The Realistic Animal Story in Canadian Children's Literature
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The Realistic Animal Story in Canadian Children's Literature

The realistic animal story was the first original genre developed by Canadian writers. It was primarily the work of two authors, Charles G. D. Roberts and Ernest Thompson Seton who wrote out of boyhood experiences with the wilderness in the latter half of the nineteenth century, Seton in Ontario and Roberts in New Brunswick. Roberts and Seton aimed to write realistic narratives portraying the true story of real animals—a kind of animal biography. They sought to correct the image of animals chained to blind instinct, but they were equally anxious not to anthropomorphize them. They were interested in what Roberts calls "animal psychology." Above all they wanted to re-integrate the human animal into the whole natural environment—"the old kinship of earth." These two authors gave the genre both its form and definition, and later Canadian writers have been faithful to their conception of the realistic animal story.

Ernest Thompson Seton's best known book is Wild Animals I Have Known. It is a good book of this type for children because it contains a variety of animals among whom are Lobo, the wolf; Silverspot, a crow; Bingo, the author's dog; and Redruff, the partridge. It is interesting that in a book bearing this title Seton includes his dog, an animal associated by the child reader with the domestic environment. In addition to this book, I would suggest for inclusion in a library Seton's The Biography of a Grizzly and Animal Heroes.

First among the works of Charles G. D. Roberts, I would put Red Fox, his one book length story. While at times it stretches the limits of credulity, as in the episode when Red Fox and his mate uncover the hunter's traps in order to warn other animals of the danger, it maintains the excitement and adventure that appeals to children. Among his other works I would suggest the varied and appealing Kindred of the Wild, a collection of short stories of animals inhabiting the forests of his native New Brunswick. And finally, Thirteen Bears, a group of bear stories brought together in 1947.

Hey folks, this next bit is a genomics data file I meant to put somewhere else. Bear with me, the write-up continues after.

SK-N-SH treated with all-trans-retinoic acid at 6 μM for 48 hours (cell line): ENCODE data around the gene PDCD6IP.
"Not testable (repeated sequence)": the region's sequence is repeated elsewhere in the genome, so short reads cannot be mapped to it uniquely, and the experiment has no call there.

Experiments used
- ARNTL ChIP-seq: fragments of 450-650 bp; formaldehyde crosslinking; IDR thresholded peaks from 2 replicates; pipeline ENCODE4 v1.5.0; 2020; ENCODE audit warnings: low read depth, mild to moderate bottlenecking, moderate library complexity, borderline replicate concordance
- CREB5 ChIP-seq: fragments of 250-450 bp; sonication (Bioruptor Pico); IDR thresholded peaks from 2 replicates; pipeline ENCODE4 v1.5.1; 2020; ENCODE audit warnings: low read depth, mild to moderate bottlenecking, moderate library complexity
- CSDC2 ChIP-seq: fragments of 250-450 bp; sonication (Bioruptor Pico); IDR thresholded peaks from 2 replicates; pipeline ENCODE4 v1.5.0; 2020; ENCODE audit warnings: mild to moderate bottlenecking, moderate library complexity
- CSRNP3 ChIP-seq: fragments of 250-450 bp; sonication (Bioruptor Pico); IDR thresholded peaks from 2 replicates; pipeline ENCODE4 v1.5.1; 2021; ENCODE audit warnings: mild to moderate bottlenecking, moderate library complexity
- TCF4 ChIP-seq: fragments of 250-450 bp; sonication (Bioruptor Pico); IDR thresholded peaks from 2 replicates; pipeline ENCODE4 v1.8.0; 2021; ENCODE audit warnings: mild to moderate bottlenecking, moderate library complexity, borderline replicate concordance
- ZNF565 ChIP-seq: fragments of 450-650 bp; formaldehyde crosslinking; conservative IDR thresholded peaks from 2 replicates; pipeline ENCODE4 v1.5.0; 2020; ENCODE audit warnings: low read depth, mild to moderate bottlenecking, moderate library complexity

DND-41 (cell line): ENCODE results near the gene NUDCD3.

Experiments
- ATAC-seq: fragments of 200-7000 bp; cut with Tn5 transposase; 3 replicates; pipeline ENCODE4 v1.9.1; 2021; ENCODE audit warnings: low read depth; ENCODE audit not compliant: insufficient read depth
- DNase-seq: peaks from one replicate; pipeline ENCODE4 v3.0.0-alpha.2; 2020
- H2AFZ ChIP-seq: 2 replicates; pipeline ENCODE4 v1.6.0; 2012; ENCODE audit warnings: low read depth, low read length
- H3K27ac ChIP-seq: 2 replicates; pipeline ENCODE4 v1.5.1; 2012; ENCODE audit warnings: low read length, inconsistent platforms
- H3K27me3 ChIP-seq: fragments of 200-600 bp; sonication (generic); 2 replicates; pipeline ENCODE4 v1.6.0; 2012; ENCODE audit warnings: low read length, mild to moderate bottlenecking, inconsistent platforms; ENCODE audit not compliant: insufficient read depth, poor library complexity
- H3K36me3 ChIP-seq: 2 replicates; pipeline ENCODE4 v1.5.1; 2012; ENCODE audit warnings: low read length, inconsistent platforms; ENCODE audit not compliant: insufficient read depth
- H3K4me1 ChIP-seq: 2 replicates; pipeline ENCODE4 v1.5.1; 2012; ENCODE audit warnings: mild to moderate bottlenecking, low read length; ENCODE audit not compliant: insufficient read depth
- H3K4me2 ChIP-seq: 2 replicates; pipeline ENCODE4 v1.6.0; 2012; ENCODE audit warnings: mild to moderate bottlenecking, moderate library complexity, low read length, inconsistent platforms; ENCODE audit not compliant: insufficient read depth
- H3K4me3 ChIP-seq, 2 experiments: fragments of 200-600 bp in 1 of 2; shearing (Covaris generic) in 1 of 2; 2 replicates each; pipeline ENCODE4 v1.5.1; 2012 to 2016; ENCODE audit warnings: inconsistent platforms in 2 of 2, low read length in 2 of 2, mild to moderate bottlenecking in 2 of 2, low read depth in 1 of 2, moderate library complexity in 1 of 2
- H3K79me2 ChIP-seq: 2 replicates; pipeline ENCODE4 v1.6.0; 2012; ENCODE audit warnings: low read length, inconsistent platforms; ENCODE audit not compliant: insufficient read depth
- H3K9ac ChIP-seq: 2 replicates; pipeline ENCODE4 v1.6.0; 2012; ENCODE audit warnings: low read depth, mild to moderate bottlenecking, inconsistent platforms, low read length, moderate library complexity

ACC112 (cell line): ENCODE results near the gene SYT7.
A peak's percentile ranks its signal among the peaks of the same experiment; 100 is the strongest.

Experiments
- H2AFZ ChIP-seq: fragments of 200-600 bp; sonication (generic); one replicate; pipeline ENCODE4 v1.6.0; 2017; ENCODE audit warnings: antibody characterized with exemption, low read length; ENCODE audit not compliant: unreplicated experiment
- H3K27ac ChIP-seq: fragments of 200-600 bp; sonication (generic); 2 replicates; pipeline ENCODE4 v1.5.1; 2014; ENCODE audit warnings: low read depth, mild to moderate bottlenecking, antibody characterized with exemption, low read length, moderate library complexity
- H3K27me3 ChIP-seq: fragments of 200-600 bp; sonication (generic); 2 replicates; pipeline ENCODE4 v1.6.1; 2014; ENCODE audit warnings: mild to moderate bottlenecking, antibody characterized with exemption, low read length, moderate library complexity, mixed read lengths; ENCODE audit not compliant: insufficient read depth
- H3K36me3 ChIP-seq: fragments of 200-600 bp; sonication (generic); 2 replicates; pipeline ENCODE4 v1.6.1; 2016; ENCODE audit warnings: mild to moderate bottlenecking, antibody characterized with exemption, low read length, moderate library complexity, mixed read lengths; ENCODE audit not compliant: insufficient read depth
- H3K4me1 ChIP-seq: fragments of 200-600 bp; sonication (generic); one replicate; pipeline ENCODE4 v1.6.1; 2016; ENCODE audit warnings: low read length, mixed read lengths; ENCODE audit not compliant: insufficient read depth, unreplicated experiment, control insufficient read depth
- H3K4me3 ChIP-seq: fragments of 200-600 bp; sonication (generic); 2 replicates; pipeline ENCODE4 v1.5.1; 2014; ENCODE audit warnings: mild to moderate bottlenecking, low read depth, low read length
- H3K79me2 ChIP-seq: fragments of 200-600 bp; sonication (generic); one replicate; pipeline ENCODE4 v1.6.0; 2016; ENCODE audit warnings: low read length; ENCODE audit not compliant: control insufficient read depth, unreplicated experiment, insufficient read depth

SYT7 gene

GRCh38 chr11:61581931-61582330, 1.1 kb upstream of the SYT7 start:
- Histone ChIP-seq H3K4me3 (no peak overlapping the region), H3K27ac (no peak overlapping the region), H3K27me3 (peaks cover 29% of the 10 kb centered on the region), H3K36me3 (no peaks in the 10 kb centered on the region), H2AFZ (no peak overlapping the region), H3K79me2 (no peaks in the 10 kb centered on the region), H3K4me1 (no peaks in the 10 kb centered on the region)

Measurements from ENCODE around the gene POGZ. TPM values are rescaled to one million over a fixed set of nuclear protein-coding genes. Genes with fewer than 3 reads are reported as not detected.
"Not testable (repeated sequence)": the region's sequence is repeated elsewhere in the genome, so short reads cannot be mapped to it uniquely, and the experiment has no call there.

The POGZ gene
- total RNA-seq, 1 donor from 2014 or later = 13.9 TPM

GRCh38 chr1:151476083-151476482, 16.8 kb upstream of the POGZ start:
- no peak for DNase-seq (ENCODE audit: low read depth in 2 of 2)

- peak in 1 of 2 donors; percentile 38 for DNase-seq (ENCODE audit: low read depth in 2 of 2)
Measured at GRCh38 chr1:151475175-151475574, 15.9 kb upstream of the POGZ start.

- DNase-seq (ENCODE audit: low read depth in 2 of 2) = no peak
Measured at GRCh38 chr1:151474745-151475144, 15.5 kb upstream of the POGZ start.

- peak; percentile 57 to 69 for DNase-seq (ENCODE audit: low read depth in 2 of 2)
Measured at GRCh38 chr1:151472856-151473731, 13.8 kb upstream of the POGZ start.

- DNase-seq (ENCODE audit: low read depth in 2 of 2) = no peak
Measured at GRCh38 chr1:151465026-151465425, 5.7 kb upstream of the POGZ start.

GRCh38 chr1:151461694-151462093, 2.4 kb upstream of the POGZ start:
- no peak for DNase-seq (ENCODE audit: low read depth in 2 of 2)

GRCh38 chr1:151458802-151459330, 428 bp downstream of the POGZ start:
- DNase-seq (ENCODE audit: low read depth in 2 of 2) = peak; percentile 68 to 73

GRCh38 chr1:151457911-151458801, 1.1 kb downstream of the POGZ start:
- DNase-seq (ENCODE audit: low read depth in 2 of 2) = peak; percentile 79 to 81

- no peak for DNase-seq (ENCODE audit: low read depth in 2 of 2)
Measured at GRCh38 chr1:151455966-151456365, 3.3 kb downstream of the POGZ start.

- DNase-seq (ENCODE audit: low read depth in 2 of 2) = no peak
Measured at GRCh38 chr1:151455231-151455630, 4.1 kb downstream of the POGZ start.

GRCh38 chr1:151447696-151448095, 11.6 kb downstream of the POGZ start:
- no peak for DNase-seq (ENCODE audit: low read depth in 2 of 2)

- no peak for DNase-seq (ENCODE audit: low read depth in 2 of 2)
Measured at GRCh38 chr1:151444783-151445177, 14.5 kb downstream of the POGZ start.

Perhaps the Canadian nature writer who captured the public imagination more than any other was Grey Owl. His children's book, The Adventures of Sajo and Her Beaver People, recounts the adventures of two Indian children and two beaver kittens. The kittens are not regarded as pets, but rather as children needing surrogate parents. The book ends with the children and their father returning the beavers to their home pond. To children exposed to Born Free this is a most acceptable conclusion, but Grey Owl published in 1935; Born Free was published in 1960.

Later Canadian writers in this genre are Roderick Haig-Brown, Farley Mowat, Fred Bodsworth, Cameron Langford and David Allen-by Smith. Of these Haig-Brown sticks closest to Seton's notion of the realistic animal story. If anything he is more stark and realistic at times than Seton, particularly in Panther set in the locale of Vancouver Island. The story, told in documentary style, is of a panther Ki-Yu, and the tension centres on the attempt of one specific [End Page 8] hunter, David Smith, to kill Ki-Yu. They are equal antagonists and each respects the other. It is a fascinating and wholly absorbing story.

Farley Mowat's Cry Wolf is the story of his own observation of a family of wolves in the Barren Lands of the Arctic. Here Mowat is an integral part of the story. He is the observer. The wolves in the book are the wolves he observes. When Mowat starts out he had no first-hand knowledge of wolves, and, set down all alone in the Barrens, he has to devise ways to cope with his assignment. The reader as a similar neophyte is immediately engaged in his adventure. The reader is fascinated to see Mowat adapt to the wolves' routine in order to observe them better. The tenor of the book is soon obvious—complete sympathy with the wolves as misunderstood creatures.

Bods worth in The Last of the Curlews tells of the extinction of a...